Feb 13, 2019

Axios Sports

By Kendall Baker
Kendall Baker

🐪 Hump Dayyyyy. Have you told your best friend to sign up yet? It'd be a lot cooler if you did.

1 big thing: The Premier Lacrosse League is fascinating

Illustration: Rebecca Zisser/Axios

The Premier Lacrosse League (PLL) just closed a Series A funding round led by Alibaba co-founder (and former Yale lacrosse player) Joseph Tsai, who also owns stakes in the NBA's Brooklyn Nets and WNBA's New York Liberty.

Why it matters: The most popular upstart sports league at the moment is the Alliance of American Football (AAF). The most interesting upstart sports league at the moment is the PLL. Here's why:

1. The stakes: Co-founded by lacrosse's most high-profile player, Paul Rabil, the PLL has a chance to fundamentally change the sport's landscape when it begins play in June.

  • Unlike the AAF and the XFL (coming next year), which are hoping to merely complement the existing behemoth, the NFL, the PLL wants to become the behemoth — and has a realistic shot at doing so.
  • While the AAF has a handful of former college stars, the PLL has almost every big name in the sport. We're talking 86 college All-Americans, 10 Tewaaraton winners (lacrosse's equivalent of the Heisman) and 25 national team members.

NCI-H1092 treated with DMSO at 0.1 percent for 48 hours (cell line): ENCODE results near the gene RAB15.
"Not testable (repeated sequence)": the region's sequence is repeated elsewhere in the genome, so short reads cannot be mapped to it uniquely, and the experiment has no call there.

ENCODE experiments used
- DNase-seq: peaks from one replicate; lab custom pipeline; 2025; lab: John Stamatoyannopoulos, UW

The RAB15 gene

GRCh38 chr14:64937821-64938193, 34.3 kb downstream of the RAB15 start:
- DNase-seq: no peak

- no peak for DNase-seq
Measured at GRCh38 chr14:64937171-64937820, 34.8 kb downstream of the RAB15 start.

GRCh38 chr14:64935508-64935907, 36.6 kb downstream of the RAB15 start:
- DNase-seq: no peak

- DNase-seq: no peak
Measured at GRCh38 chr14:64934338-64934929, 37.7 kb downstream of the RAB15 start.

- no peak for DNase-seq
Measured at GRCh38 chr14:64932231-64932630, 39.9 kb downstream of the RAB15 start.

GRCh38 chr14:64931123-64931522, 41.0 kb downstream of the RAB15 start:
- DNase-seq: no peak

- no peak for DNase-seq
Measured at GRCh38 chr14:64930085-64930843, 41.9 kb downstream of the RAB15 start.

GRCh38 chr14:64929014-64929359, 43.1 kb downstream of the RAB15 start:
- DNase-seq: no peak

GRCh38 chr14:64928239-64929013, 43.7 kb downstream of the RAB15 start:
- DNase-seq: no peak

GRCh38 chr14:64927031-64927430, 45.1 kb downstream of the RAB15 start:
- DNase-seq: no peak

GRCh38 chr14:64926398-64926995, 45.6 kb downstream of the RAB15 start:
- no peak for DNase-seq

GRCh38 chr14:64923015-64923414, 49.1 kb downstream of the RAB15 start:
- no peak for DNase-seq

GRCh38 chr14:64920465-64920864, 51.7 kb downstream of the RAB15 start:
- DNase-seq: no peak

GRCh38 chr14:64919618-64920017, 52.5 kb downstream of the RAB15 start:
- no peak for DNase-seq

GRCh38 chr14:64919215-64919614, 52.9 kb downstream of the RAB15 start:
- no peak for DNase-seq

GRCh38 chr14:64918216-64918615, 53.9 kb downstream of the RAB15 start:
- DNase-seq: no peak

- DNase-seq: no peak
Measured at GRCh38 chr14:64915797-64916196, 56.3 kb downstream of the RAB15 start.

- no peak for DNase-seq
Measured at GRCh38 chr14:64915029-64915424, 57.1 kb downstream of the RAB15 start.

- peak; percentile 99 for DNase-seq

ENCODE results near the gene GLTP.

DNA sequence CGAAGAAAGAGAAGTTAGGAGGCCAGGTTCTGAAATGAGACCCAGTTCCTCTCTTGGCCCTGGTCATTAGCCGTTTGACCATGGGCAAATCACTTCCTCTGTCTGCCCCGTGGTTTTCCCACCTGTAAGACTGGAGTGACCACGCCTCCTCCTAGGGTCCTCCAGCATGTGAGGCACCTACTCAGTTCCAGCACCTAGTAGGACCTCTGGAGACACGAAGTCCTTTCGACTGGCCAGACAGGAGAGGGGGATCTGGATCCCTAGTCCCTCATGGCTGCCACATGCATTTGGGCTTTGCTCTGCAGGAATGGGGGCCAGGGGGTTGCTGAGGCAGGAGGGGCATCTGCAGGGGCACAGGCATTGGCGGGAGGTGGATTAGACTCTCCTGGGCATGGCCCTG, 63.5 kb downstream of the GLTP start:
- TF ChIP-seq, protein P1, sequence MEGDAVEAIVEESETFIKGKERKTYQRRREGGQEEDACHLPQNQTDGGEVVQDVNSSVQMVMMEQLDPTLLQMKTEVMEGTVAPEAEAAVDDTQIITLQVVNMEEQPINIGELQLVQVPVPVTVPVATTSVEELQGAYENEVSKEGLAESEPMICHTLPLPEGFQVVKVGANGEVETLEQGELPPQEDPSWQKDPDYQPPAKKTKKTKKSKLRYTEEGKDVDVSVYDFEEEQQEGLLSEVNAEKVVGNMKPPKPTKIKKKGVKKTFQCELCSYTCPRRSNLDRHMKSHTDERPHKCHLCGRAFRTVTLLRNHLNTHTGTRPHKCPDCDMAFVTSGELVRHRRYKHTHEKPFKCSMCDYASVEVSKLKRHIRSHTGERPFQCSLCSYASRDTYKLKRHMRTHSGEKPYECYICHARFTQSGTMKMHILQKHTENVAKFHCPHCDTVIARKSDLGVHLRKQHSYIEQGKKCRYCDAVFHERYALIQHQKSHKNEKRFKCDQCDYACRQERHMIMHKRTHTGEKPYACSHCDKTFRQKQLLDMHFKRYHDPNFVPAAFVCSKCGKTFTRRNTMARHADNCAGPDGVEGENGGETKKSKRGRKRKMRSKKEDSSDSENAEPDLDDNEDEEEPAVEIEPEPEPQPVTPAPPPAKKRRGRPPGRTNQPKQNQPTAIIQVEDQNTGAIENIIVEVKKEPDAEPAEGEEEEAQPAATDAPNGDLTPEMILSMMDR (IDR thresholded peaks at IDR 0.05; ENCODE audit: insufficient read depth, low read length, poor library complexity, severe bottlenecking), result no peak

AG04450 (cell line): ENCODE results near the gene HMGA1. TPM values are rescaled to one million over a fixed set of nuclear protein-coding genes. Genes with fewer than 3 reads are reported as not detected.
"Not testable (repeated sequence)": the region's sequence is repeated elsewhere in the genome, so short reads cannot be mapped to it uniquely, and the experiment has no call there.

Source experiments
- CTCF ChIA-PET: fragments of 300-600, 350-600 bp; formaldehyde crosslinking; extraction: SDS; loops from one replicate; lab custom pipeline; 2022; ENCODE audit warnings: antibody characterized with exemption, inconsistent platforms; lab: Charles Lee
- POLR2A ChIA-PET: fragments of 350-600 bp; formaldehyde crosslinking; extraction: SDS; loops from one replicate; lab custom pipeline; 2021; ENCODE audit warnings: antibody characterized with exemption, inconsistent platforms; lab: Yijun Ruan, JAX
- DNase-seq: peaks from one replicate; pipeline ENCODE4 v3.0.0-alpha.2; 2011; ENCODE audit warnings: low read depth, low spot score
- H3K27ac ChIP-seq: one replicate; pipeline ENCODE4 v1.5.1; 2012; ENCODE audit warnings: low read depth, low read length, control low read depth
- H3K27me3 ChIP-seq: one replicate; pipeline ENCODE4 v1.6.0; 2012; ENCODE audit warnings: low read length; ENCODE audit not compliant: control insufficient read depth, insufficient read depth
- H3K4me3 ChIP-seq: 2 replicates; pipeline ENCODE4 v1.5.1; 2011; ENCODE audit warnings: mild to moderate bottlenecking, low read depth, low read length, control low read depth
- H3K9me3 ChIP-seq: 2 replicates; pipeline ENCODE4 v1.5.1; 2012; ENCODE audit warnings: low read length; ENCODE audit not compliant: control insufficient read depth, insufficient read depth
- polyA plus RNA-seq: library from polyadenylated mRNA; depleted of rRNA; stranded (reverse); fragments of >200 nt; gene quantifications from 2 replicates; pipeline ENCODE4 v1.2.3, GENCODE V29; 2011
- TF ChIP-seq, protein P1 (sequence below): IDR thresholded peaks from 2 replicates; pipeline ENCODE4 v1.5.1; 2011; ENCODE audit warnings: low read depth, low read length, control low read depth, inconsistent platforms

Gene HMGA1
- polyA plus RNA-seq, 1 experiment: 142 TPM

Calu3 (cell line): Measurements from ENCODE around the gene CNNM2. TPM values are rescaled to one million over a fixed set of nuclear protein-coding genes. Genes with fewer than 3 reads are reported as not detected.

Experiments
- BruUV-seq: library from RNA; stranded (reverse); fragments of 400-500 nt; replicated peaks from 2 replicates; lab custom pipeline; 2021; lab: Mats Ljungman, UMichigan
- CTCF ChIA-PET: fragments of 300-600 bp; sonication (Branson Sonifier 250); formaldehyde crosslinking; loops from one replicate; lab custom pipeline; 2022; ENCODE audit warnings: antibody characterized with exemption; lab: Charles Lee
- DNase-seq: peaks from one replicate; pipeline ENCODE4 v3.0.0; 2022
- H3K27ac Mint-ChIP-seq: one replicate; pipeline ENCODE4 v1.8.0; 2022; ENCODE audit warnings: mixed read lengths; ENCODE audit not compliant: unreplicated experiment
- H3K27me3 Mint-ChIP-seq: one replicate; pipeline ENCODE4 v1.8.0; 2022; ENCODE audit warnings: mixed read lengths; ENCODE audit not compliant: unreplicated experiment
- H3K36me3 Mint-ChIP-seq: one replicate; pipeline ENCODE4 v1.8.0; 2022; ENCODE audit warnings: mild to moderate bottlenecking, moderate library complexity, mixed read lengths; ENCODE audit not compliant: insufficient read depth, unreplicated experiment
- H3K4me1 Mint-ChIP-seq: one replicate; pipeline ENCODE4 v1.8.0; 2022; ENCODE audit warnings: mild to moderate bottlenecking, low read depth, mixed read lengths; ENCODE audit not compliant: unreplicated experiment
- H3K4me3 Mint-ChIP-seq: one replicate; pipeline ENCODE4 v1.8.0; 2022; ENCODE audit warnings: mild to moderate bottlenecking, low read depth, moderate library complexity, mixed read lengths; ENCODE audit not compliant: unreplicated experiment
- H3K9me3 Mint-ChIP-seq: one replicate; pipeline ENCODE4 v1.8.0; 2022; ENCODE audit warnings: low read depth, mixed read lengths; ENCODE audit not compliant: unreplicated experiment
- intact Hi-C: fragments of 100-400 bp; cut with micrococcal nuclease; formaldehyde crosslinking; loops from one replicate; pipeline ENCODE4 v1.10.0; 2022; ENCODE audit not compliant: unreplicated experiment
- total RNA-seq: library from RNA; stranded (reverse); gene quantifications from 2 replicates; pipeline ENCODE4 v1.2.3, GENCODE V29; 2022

"We will have the best players in the world competing week in and week out. From our perspective, that is what's most important when building a league. You need to have the best talent."
— PLL co-founder Paul Rabil tells me

2. The tour-based model: Unlike traditional sports leagues, where each franchise calls one city home, the PLL will use a tour-based model that will see its six teams travel to the same location each weekend to play a series of games.

  • Saves money: Teams don't have to negotiate costly venue agreements.
  • Creates buzz: The tour-based model is kind of like having All-Star Weekend ... every weekend. The league has the opportunity to build a festival-like atmosphere (youth clinics, fan experiences, etc) and really make its presence felt in each host city.
  • Helped them get a TV deal: Since the PLL isn't beholden to any venues, they were able to go to NBC, ask when they had availability, and say "Cool, we'll take those slots." (NBC will air 3 games, NBCSN will air 19). Other small leagues could never pull off something like that because they're tenants.
  • Fits modern fan behavior: Back when sports coverage was hyperlocalized, fans followed their favorite teams. Now, fans (particularly young ones) follow their favorite players.
"By going tour-based, overnight you're a national league. And fans can choose the teams they support either by their favorite player, or by the coach, or by the branding we create."